Improving lives as well as homes in Sandoval County

Homeowner Ancilla Quintana, left, stands next to Jerry Saxton, volunteer and board member for Rebuilding Together at Southern Sandoval County. Saxton helped install the new swamp cooler on Quintana’s roof.

BERNALILLO — A feeling of dread used to overcome single mother of two Ancilla Quintana every time she saw a rain cloud form over her small Bernalillo home.

A bus driver by trade, Quintana said she would stretch her income as far as she could to cover bills and food, but had no way of fixing her deteriorating roof, a hardship she said her family felt every time it rained and water would leaked throughout her home.

One day Quintana’s luck changed when a friend told her about a county non-profit called Rebuilding Together at Southern Sandoval County, which helps low-income families do much-needed home improvements with no cost to the homeowner, she said.

“I called them and filled out an application, and I was put on the waiting list,” Quintana said. “About a year later, they came by and put a metal roof and a new swamp cooler in a two-day period. They were really fast.”

Janice Saxton, board member and volunteer for Rebuild, said the non-profit was started in 1999 and has helped numerous low-income and veteran families fix their homes for free.

“From the national organization, we get two grants a year,” Saxton said. “We can get a Lowe’s or a Sears grant in the spring and in the fall.”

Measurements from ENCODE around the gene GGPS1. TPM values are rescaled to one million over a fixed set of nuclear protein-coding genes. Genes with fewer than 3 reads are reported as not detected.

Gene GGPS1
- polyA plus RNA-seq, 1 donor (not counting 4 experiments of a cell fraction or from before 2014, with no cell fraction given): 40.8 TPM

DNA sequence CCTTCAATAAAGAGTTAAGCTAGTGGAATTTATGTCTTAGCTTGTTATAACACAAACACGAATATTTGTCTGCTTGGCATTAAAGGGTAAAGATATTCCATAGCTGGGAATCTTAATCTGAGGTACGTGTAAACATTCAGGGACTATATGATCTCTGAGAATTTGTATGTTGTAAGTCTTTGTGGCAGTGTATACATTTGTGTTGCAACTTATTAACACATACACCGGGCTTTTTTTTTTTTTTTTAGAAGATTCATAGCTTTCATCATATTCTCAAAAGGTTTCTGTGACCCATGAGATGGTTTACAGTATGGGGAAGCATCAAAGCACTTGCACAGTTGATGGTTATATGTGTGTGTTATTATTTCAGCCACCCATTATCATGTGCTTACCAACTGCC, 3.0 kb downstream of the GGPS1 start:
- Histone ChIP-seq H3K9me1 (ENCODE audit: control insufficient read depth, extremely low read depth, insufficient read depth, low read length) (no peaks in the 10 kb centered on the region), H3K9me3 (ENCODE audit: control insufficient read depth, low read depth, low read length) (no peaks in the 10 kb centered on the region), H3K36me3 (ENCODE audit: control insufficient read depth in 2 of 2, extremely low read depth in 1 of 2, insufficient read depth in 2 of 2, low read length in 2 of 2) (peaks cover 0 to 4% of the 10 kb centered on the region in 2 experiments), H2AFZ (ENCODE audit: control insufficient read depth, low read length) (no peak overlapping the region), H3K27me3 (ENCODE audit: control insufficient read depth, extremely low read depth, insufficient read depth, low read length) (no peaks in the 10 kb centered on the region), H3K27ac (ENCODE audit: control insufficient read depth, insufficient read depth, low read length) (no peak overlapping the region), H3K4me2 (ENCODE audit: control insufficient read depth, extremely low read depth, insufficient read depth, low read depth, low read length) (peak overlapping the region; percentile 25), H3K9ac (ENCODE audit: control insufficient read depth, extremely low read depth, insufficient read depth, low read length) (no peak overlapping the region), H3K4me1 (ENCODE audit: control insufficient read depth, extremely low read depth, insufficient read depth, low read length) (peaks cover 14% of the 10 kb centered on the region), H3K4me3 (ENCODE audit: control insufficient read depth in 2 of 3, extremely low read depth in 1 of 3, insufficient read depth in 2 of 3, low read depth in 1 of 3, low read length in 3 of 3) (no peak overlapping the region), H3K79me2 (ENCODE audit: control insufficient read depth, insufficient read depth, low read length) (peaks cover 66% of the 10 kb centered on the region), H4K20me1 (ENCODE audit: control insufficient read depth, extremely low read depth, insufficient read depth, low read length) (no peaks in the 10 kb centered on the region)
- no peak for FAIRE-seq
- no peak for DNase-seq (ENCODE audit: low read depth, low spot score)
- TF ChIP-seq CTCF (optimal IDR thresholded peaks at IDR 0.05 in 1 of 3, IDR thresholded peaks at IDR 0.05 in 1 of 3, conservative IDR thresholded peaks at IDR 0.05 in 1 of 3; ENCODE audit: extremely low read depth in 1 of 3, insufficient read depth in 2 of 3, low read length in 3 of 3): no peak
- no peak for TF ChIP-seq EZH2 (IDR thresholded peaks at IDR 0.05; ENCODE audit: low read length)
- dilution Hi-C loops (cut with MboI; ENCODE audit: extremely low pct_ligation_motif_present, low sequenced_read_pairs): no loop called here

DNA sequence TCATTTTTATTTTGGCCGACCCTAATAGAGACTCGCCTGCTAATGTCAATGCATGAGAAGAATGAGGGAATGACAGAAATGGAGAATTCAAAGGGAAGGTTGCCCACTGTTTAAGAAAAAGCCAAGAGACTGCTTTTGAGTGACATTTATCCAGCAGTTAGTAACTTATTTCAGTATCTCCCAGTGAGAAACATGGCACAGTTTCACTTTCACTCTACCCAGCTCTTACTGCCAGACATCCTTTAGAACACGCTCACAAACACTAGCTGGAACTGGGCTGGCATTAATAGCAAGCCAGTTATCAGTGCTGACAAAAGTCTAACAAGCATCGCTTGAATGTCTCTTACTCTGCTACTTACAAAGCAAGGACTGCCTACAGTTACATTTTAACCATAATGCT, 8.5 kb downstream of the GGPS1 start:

According to Saxton, Sears does a Heroes at Home grant to be used for home improvements on veterans’ homes only. The Lowe’s grant, she said, can be used on any low-income home in southern Sandoval County, as long as it is not a mobile home.

“We have the funds to fix four homes a year with the grants we currently receive, but we have raised enough funds with our charity store to probably do another four homes on top of that,” Saxton said. “We also have a United Way grant that helps fund home improvements for families with children. We can do two more homes with their grant.”

The families chosen by Rebuild do not have to be at or below the poverty level, she said, but they do have to be homeowners, not renters.

As far as remodeling mobile homes, the Lowe’s grant is the only one that does not allow it. The rest of the grants do not care what the structure being remodeled is made out of.

“So we are basically helping people who are way below middle income,” Saxton said. “Many are way below the poverty level and I do not know how they exist.”

A wave of emotion could be heard in Quintana’s voice as she talked about the positive impact Rebuild made in her life.

“I lived without an air conditioner for four years and my house would get really hot,” Quintana said. “I have a 34-year-old son with Down Syndrome and he would just be suffering in the heat. Now we have a new swamp cooler and it has made a world of difference.”

Quintana said she would worry about the roof because it was deteriorated so badly that it had caved in and was only covered with a tarp.

“Every time I heard the rain, I would be beside myself with worry,” she said. “Now I welcome it with a new roof and cooling system.”

Quintana said she still admires the work Rebuild did and pinches herself to make sure she is not dreaming.

“If you have the same situation as me, call and get on the list,” she said. “It changed my life; chances are it will help another family in the same situation.”

For more information about Rebuild, email or call 896-3041. The Rebuild Charity store is open on Thursdays and Fridays, and is across the street from Bernalillo Rotary Park in boarded-up barracks.